I brought Pickles into Herman's pen three times, whenever I thought she might be in heat.  But nothing happened.  Well, something did happen, but not what I had hoped for.  Herman was just aggressive to Pickles, rearing up and doing the "I'm gonna headbutt you!" thing.  No ear nibbling, no sniffing of the backside, no pissing all over himself, no bucky grunting.  At all.  I almost miss Pan.  He was a terrific stud goat (but a complete a*hole otherwise) and I could tell when the gals were in heat just by his behavior.  And once I brought a gal into his pen he took his job seriously.

But Herman.  Oh, Herman.  I mean, by looking at his backside and those obscenely large caprine-baby-makers hanging & swinging around down there, one would think he'd be just raring to go to town with one of the ladies.  Technically, he's more than old enough to be breeding (he's almost sixteen months old) and there doesn't seem to be anything wrong with him.  He gets good hay, plenty of grain, and I'm even nice to him.  Unlike Pan, who constantly pissed himself and stunk like nothing you every experienced, I can scratch him and pet him and he doesn't stink to AllHolyHell.  Occasionally he'll rear up when I come around to feed him grain at night, but I give him a quick crack and he stops.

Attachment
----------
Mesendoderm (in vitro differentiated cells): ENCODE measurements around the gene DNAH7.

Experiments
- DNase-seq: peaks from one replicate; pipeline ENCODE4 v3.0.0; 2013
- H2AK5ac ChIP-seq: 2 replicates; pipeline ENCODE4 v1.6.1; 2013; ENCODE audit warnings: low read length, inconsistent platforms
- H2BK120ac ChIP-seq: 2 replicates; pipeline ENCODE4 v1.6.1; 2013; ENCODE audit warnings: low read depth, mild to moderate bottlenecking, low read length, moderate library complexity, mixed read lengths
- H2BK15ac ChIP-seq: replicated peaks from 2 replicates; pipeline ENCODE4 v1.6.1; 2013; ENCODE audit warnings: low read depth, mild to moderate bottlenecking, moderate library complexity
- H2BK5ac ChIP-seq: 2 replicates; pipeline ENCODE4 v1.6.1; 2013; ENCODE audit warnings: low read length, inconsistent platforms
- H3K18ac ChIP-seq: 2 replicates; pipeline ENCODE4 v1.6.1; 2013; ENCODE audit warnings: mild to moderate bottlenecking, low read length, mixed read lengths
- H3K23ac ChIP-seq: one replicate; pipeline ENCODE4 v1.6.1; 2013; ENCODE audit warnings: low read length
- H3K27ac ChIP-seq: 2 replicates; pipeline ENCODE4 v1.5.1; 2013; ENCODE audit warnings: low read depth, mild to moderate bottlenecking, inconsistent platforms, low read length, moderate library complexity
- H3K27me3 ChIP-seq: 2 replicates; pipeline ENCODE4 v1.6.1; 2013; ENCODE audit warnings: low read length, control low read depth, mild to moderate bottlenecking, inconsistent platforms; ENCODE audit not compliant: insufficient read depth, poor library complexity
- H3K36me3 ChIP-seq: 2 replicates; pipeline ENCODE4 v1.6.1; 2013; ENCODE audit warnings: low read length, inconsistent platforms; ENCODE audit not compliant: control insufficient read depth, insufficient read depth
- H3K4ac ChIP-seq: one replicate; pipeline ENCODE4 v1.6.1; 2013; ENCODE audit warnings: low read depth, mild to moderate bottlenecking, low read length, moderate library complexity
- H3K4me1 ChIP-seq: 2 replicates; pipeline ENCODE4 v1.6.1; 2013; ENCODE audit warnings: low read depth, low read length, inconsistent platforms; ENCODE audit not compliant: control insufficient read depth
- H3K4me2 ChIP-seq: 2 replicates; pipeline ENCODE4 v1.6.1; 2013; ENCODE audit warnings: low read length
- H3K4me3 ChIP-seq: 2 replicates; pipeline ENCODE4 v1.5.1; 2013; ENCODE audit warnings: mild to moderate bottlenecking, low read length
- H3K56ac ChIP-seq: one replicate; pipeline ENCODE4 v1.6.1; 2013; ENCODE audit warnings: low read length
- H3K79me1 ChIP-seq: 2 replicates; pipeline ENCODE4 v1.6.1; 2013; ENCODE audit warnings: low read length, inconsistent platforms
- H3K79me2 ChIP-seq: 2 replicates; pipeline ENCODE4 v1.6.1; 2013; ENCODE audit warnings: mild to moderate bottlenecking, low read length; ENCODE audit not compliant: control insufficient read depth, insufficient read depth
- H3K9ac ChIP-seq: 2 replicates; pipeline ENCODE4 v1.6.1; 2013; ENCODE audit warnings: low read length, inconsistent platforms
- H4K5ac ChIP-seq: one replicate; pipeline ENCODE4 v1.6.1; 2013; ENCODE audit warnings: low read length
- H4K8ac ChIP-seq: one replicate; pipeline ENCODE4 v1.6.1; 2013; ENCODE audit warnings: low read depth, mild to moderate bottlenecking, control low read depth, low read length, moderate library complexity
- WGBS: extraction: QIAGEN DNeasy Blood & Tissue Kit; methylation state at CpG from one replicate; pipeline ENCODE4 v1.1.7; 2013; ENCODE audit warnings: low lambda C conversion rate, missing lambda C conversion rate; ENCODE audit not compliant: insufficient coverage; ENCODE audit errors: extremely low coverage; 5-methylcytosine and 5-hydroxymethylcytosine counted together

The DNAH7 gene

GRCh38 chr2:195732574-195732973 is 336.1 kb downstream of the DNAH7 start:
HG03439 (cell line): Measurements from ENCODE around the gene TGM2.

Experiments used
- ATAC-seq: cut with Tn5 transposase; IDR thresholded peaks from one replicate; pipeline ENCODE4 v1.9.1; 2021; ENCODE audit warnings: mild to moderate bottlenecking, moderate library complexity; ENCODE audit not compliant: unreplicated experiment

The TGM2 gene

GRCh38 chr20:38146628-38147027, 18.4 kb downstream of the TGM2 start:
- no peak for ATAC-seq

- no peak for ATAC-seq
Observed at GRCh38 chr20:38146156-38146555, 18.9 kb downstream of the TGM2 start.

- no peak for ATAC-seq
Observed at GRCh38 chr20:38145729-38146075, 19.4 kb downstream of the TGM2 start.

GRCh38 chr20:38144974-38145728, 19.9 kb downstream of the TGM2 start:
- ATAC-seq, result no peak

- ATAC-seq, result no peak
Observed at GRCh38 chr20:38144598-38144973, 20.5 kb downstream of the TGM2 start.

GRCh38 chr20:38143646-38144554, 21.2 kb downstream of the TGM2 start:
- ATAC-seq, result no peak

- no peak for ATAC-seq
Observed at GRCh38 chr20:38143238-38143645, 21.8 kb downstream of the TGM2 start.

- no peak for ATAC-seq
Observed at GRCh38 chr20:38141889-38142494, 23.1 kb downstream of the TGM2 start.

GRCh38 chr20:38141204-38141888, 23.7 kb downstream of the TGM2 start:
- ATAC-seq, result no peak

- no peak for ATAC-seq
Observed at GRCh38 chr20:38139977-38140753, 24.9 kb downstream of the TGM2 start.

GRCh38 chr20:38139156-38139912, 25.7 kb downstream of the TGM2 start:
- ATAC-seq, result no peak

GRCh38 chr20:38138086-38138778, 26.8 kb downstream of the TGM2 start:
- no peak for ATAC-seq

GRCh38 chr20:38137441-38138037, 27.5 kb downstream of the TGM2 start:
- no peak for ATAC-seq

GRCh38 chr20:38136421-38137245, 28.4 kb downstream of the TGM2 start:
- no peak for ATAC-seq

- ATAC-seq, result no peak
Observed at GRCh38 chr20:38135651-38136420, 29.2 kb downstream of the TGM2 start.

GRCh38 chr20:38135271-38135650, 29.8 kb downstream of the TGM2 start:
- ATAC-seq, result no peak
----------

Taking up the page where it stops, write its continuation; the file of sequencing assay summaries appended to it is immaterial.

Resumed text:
But now that my optimum window of breeding opportunity has passed, I'm going to have to wait until fall when I have my dairy gals bred.  And hope that he's interested.

Maybe I should start looking for some goat-porn videos or magazines.  Because if he doesn't get the job done, he'll be in the freezer and we'll be snacking on goat jerky come fall.

Tuesday, July 16, 2013

Desert of the Ozarks

The last few years (at least three, if not four) have been really bad moisture-wise for us here.  When we first decided to move here, I thought our biggest problem would be the rocks.  I didn't consider having to garden in such an arid environment.  The only good thing I can say about our lack of rainfall is that I haven't had to mow the stinking lawn very often.

Hay prices are still way up there and my gardens need daily watering during the hottest days otherwise they'd be brown and crispy the next day.  I think I'm going to have to seriously look into Desert Farming and get some tip and tricks in order for our garden to be productive, let alone survive.

I've lost another two blueberry bushes.  I think we've lost seven or eight since I planted them several years ago.  I thought that they would do well here as we have a huge blueberry farm just outside of town.  And it's not like I'm not watering them, I just think the heat is just too much for the younger plants and they just give up.